• “My first operational flight was on the thirteenth of May nineteen forty four. I had an older navigator with me during this first flight. We flew to the Bay of Biscay which is the place from where submarines enter the Atlantic Ocean. I read a book recently by a German submarine commander. He describes the big problems they had when we began flying with Liberator. They couldn’t make a single move. So they bagan setting out with two submarines a day because we couldn’t attack those. We attacked from 50 feet which meant that we would hit one of them but the other one would hit us. So when two submarines set out together we would stay close by and call out a twin-engine bomber, an excellent plane. They defeated the submarines.”

  • “We travelled to Japan because the Japanese consul gave us transit visas to Sugeara in Japan. He wanted to help the Jews leave Russia and Europe. Apparently, he gave out some six thousand visas without the consent of the Ministry of Foreign Affairs. However, they were transit visas and we needed end destination visas. We were still young but there were Czechs there that made stamps out of potatoes. So we received visas to the Dutch Antilles and they gave us visas to Japan, so that’s how we got there. For all I know, only about two thousand Jews got to Japan. Taking the Trans-Siberian Railway was very expensive.”

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    Praha, 24.07.2008

    duration: 01:32:08
    media recorded in project Stories of 20th Century
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There were so many of our planes in the air that instead of looking for submarines we had to make sure we didn’t crash into each other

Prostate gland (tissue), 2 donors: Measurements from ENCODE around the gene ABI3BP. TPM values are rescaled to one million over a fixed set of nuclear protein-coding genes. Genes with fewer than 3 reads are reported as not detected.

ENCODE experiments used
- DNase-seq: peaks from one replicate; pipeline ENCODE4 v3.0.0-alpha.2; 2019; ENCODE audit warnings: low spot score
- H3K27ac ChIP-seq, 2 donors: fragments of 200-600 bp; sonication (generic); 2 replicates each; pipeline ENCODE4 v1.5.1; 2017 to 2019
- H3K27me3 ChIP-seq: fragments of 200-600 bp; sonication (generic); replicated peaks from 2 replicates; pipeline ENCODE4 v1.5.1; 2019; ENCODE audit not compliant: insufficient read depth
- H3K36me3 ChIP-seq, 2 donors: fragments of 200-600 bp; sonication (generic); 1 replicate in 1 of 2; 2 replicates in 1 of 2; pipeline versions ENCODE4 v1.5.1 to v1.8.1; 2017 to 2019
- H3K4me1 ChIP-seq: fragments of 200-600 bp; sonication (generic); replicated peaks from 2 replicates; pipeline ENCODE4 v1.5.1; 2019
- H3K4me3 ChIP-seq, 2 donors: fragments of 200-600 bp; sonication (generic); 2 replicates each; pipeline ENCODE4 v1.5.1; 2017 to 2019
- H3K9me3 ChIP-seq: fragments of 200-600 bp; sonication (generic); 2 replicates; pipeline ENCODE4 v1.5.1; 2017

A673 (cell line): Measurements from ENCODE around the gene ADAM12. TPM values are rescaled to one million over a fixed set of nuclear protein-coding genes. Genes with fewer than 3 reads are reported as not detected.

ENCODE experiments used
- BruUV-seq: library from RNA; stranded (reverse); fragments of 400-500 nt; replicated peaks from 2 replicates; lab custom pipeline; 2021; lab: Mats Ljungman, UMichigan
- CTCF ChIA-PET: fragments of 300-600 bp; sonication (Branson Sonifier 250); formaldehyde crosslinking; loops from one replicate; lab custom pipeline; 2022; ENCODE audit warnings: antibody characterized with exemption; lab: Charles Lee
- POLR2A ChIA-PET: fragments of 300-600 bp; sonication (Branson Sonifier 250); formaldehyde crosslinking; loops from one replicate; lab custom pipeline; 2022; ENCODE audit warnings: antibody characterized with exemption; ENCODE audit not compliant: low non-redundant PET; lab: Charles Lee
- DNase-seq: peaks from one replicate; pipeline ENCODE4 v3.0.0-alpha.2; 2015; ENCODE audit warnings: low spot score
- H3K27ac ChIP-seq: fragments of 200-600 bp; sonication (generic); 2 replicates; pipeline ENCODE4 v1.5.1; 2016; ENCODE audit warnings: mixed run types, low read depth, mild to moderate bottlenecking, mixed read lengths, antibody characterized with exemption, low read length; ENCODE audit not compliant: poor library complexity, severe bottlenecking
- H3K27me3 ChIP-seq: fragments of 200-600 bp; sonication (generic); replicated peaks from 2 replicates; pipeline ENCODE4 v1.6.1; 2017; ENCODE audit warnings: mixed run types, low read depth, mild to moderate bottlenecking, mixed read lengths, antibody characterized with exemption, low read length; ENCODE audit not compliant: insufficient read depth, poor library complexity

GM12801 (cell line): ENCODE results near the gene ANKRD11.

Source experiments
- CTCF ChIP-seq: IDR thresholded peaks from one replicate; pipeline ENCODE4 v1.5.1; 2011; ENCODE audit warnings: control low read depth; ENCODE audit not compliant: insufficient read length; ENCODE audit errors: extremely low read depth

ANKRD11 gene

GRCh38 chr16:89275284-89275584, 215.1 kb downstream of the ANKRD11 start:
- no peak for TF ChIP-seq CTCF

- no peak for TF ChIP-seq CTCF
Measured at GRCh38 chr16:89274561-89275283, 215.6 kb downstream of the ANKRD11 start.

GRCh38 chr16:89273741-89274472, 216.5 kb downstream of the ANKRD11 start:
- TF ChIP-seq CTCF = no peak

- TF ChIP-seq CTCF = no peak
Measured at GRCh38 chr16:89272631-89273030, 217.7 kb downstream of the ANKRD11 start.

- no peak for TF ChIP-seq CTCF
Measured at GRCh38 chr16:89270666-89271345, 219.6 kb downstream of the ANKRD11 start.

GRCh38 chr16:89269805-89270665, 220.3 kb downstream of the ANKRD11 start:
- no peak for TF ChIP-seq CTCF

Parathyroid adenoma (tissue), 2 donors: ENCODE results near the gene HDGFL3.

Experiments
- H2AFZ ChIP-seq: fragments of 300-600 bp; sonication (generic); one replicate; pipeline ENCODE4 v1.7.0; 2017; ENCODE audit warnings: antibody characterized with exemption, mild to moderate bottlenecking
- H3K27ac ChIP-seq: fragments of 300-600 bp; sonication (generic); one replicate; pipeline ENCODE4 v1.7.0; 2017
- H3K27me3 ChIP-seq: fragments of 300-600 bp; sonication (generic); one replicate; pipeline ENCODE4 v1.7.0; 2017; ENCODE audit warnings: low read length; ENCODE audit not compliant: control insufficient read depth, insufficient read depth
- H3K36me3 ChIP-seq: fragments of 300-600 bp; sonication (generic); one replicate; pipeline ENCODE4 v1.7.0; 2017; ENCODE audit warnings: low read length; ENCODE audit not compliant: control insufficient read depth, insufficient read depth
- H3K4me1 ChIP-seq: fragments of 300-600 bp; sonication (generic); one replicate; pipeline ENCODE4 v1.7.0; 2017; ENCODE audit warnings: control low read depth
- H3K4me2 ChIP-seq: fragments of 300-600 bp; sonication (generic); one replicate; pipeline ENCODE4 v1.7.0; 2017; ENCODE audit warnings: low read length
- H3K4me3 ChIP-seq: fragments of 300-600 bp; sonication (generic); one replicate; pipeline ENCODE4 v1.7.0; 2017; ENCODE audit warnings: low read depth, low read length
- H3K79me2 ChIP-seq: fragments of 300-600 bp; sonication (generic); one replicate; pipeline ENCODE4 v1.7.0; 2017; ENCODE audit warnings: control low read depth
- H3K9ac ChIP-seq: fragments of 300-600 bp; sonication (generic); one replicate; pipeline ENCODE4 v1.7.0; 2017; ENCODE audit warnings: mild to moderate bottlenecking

Petr Arton (Solomon Apfelbaum) was born on 1 January 1922 in Warsaw where his name was registered as „Szlama”. From the age of three, he grew up in a German speaking Jewish family in Teplice. His father owned a small cloth recycling factory. In 1938, he fled with his family from the occupation of the Sudetenland to Prague, where Petr enrolled an English school. When Germans occupied the rest of Czechoslovakia, the family fled to Poland, where they lived through the beginning of the war. Petr left Poland with his mother and his brother on a small boat to Russia and from there to Vilnius in Lithuania. His father and his sister emigrated to the Great Britain. In Kaunus, Lithuania, with the help of the Japanese consul, they obtained a Japanese visa and arrived in Shanghai in the beginning of January 1941. In Shanghai, he enlisted in the Czechoslovak army together with his brother and they moved to England via Singapore and South Africa for training. In 1942 he became a member of the Royal Air Force (RAF). From April 1944 he took part in 49 battles against German submarines. After the war, his parents moved to Canada and Petr went back home with the Czechoslovak bomber squadron. He joined the Communist party, underwent a training course for an enlightenment officer and became Deputy Commander of the garrison in Liberec, later Deputy Chief of Education and Enlightenment at the General Staff of the Air Force. In 1947 he went to study to London, but his superiors were already counting on him with further cooperation. The final assignment by the Secret Police (StB) took place during Petr Arton’s visit to Czechoslovakia at the end of 1948. His task was to inform them about the Czechoslovak community in England, but he tried to break free from his “commitment”. In 1954, the British authorities revealed his cooperation with the Czechoslovak Secret Police, but did not found it weighty and expelled him to Israel. The witness settled there permanently. Petr Arton passed away on 6 October 2021 at the age of ninety-nine.